Engineering Organic Electronics for Biology

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Building 9, Level 2, Hall 1, Room 2322
Sahika Inal, Assistant Professor, Bioengineering, KAUST


The field of bioelectronics combines the worlds of electronics and biology with the aim of developing new tools for biomedical research and healthcare. The majority of implantable devices are mechanically stiff and the mechanical properties mismatch with soft tissue causes an immune response which results in their rejection from the body. Another limitation is associated with the fact that most devices utilize metal electrodes to record from/stimulate tissue. These electrodes offer limited coupling with ion fluxes used by cells to communicate with each other, resulting in low efficiency. Such challenges can be overcome with the integration of soft, conducting polymers displaying mixed (ionic and electronic) conduction. In this talk, I will present approaches that leverage the properties of organic conducting materials in order to develop bioelectronic devices interfacing with the body. These devices include organic electrochemical transistors for measuring metabolites, neural activity and integrity of cellular layers.

Brief Biography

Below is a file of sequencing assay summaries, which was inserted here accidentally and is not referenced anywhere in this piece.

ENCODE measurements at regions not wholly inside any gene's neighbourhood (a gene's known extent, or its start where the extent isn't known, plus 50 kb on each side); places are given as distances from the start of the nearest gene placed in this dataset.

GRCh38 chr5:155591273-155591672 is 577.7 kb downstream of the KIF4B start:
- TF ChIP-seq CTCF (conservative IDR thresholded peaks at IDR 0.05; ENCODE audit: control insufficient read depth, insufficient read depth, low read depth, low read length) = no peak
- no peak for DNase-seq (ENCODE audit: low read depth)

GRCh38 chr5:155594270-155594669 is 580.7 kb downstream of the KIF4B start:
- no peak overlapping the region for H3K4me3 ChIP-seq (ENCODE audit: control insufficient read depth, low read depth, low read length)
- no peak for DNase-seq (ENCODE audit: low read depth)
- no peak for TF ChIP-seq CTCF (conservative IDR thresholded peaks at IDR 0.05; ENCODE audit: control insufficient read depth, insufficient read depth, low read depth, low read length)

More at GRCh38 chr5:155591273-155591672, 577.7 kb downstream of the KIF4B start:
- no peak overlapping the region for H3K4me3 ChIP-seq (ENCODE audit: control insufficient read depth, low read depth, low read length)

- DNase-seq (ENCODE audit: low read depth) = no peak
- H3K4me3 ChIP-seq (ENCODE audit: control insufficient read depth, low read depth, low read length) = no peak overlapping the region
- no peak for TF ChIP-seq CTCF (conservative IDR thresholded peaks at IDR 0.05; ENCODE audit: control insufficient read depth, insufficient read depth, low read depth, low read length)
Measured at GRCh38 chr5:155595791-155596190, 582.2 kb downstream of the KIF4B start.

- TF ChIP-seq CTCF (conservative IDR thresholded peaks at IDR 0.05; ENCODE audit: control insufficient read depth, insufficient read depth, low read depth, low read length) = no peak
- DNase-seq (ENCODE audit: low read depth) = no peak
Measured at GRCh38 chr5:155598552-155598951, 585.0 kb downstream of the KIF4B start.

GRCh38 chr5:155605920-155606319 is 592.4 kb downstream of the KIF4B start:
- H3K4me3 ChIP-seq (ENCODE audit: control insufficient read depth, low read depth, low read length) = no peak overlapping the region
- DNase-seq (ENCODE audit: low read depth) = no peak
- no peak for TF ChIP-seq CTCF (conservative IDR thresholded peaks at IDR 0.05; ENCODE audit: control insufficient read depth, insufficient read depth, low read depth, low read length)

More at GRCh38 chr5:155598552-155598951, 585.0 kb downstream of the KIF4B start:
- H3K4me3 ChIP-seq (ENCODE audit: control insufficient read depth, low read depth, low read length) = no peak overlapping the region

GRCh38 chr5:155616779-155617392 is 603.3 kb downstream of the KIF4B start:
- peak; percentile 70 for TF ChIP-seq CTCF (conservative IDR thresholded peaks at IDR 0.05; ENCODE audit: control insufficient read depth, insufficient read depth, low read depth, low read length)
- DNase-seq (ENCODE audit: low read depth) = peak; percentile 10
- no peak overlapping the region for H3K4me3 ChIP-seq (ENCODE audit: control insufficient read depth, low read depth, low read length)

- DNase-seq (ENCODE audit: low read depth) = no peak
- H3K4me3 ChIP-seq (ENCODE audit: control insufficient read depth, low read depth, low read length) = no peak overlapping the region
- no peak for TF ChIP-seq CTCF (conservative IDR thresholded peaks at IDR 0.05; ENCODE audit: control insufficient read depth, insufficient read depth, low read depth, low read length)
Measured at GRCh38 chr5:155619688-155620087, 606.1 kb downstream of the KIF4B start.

Dr. Sahika Inal is an Assistant Professor of Bioscience with affiliations in Electrical Engineering and Materials Science and Engineering at King Abdullah University of Science and Technology (KAUST). Prior to joining KAUST, she was a postdoctoral fellow in the Department of Bioelectronics at the Center of Microelectronics of Provence of the Ecole Nationale Supérieure des Mines de Saint-Étienne (Gardanne, France). She received her B.Sc. degree in Textile Engineering from Istanbul Technical University (2007, Istanbul, Turkey), her M.Sc. in Polymer Science and Ph.D. in Experimental Physics from the University of Potsdam (2013, Potsdam, Germany). Her M.Sc. work dealt with the optical processes in organic solar cells comprising small molecule acceptors. During her doctoral studies, she developed phase transition polymer/conjugated polyelectrolyte based optical sensors for autonomous detection of pathogens. Her expertise is in polymer science and bioelectronic devices, particularly in the photophysics of conjugated polymers, characterization of polymer thin films and the design of biosensors and actuators. She investigates ion/electron conduction in organic electronic materials and designs bioelectronic devices that can record/stimulate biological signals. She leads the Organic Bioelectronics group at KAUST.

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